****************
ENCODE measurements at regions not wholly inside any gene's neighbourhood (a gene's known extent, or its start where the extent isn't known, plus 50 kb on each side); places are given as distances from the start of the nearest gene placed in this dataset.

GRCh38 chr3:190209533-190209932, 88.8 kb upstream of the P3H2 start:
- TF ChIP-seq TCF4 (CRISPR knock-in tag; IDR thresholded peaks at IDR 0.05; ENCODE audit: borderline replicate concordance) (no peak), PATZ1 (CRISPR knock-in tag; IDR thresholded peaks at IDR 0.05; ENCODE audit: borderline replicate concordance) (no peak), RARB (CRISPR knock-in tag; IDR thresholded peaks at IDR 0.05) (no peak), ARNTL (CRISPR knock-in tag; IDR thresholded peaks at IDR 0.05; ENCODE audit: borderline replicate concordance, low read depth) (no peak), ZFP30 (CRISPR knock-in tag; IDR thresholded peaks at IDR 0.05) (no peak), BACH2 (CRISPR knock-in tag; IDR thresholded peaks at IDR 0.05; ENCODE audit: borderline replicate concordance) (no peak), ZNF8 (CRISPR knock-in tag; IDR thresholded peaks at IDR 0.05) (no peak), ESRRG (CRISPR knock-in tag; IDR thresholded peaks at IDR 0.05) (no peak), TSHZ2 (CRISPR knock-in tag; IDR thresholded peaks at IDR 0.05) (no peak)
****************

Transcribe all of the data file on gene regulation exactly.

ENCODE measurements at regions not wholly inside any gene's neighbourhood (a gene's known extent, or its start where the extent isn't known, plus 50 kb on each side); places are given as distances from the start of the nearest gene placed in this dataset.

GRCh38 chr3:190209533-190209932, 88.8 kb upstream of the P3H2 start:
- TF ChIP-seq TCF4 (CRISPR knock-in tag; IDR thresholded peaks at IDR 0.05; ENCODE audit: borderline replicate concordance) (no peak), PATZ1 (CRISPR knock-in tag; IDR thresholded peaks at IDR 0.05; ENCODE audit: borderline replicate concordance) (no peak), RARB (CRISPR knock-in tag; IDR thresholded peaks at IDR 0.05) (no peak), ARNTL (CRISPR knock-in tag; IDR thresholded peaks at IDR 0.05; ENCODE audit: borderline replicate concordance, low read depth) (no peak), ZFP30 (CRISPR knock-in tag; IDR thresholded peaks at IDR 0.05) (no peak), BACH2 (CRISPR knock-in tag; IDR thresholded peaks at IDR 0.05; ENCODE audit: borderline replicate concordance) (no peak), ZNF8 (CRISPR knock-in tag; IDR thresholded peaks at IDR 0.05) (no peak), ESRRG (CRISPR knock-in tag; IDR thresholded peaks at IDR 0.05) (no peak), TSHZ2 (CRISPR knock-in tag; IDR thresholded peaks at IDR 0.05) (no peak)